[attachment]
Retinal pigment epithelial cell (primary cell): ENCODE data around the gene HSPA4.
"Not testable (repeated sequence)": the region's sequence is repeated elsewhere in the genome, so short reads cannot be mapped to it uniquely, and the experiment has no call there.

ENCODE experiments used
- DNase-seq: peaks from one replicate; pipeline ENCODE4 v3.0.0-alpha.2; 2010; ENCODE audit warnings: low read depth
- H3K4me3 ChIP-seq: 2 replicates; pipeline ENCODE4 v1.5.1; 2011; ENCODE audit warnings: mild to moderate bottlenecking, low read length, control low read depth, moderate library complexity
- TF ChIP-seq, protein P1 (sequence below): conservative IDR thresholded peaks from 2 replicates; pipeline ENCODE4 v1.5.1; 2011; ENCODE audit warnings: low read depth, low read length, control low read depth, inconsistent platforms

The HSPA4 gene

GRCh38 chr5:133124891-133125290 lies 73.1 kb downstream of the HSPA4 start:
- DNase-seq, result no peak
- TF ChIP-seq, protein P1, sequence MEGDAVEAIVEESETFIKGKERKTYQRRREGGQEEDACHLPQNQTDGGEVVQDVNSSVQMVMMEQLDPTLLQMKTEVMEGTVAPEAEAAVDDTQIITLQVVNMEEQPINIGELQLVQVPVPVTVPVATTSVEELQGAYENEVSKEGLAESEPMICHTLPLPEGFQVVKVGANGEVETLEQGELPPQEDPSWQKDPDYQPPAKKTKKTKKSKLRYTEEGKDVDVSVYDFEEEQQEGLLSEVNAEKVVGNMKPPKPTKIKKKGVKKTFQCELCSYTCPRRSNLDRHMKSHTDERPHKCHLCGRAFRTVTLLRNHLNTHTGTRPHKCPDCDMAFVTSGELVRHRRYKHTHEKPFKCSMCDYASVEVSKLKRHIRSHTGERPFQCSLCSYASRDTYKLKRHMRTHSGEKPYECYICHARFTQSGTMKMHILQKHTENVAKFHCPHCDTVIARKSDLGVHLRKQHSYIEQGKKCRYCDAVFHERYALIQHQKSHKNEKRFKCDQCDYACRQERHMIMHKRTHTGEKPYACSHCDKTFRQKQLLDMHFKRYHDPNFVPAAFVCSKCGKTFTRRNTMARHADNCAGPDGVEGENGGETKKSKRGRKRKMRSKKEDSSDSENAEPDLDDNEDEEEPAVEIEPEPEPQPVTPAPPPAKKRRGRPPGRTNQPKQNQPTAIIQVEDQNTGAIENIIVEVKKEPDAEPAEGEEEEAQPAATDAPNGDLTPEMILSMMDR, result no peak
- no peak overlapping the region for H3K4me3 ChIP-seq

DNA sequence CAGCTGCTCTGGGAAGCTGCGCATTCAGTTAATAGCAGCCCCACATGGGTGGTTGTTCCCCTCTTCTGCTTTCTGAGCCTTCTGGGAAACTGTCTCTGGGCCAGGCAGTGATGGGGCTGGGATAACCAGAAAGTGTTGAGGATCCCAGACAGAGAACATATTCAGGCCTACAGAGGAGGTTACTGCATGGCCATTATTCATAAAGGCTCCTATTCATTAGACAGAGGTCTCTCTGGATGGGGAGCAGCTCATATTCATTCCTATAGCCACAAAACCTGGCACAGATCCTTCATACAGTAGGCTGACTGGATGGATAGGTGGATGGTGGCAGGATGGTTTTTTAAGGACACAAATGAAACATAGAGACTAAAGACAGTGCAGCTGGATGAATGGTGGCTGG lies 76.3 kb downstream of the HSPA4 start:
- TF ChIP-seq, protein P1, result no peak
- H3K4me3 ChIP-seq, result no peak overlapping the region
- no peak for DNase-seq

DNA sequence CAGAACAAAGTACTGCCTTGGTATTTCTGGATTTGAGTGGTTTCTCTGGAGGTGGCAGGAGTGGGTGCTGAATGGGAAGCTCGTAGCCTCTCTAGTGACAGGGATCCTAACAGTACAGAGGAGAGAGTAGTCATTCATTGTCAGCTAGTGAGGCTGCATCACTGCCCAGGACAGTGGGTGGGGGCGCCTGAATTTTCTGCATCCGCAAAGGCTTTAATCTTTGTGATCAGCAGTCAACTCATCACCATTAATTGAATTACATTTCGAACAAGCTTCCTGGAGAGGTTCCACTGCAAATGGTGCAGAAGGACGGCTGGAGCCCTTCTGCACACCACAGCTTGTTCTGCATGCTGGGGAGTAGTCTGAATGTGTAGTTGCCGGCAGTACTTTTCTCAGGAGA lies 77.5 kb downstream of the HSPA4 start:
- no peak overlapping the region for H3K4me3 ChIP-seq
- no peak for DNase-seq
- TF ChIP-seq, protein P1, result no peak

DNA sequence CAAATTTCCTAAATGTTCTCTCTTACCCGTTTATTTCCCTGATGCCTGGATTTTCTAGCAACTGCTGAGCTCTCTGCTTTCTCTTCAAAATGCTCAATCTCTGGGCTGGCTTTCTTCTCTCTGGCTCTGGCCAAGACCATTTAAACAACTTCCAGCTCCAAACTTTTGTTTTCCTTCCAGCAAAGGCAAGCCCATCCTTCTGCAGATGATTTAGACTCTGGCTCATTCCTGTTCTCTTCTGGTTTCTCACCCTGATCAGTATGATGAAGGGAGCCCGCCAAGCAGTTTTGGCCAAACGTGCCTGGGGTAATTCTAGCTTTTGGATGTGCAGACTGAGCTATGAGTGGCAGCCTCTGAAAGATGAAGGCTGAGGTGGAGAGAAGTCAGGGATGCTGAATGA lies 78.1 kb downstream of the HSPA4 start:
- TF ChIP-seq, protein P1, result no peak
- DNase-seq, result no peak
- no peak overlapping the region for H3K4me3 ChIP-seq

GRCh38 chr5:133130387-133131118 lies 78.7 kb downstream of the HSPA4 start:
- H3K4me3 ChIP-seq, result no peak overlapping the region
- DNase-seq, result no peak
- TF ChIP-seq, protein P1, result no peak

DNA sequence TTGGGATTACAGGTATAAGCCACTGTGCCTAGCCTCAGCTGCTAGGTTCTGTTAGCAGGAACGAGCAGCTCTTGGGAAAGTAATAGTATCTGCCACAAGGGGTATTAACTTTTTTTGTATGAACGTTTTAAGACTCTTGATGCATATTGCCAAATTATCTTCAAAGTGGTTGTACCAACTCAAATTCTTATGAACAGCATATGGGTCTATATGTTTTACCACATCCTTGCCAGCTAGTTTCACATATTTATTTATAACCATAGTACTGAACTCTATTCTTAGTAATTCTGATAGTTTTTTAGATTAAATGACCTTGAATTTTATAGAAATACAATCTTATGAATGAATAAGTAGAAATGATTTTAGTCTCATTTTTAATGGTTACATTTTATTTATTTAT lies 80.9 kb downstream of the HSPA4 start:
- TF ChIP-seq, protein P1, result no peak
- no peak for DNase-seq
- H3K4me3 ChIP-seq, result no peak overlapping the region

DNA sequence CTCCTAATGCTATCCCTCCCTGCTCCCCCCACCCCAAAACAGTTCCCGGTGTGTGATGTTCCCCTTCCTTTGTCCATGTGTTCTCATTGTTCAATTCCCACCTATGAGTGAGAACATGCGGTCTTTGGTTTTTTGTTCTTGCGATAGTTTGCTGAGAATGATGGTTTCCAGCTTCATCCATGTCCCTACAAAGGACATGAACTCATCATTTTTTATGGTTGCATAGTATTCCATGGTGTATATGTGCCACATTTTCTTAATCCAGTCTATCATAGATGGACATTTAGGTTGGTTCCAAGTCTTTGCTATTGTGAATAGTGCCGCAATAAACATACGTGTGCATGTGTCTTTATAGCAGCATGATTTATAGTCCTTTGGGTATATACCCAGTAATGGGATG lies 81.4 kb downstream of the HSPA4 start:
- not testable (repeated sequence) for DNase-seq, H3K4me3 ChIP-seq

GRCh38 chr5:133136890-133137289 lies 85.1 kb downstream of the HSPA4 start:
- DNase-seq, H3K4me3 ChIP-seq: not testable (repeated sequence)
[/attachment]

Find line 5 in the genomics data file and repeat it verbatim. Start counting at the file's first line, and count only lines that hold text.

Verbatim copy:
- H3K4me3 ChIP-seq: 2 replicates; pipeline ENCODE4 v1.5.1; 2011; ENCODE audit warnings: mild to moderate bottlenecking, low read length, control low read depth, moderate library complexity